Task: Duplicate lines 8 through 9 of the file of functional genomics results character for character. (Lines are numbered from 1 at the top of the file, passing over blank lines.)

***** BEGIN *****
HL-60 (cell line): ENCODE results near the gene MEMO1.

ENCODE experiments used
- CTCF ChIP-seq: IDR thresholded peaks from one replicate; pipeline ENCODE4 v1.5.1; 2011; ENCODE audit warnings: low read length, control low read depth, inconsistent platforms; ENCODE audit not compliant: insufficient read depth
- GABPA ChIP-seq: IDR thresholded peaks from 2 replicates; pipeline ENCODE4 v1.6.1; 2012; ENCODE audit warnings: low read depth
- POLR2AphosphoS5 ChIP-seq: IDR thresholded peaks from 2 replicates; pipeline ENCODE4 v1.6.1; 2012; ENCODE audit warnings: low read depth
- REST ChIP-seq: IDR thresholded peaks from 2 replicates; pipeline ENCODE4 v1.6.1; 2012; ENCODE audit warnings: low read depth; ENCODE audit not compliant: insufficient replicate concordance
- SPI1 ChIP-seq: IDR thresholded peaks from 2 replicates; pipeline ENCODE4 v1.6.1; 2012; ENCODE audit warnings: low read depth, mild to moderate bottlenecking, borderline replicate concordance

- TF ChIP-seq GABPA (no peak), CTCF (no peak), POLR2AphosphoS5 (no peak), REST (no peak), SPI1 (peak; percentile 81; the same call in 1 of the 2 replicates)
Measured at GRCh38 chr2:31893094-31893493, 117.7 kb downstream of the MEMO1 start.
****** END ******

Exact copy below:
- TF ChIP-seq GABPA (no peak), CTCF (no peak), POLR2AphosphoS5 (no peak), REST (no peak), SPI1 (peak; percentile 81; the same call in 1 of the 2 replicates)
Measured at GRCh38 chr2:31893094-31893493, 117.7 kb downstream of the MEMO1 start.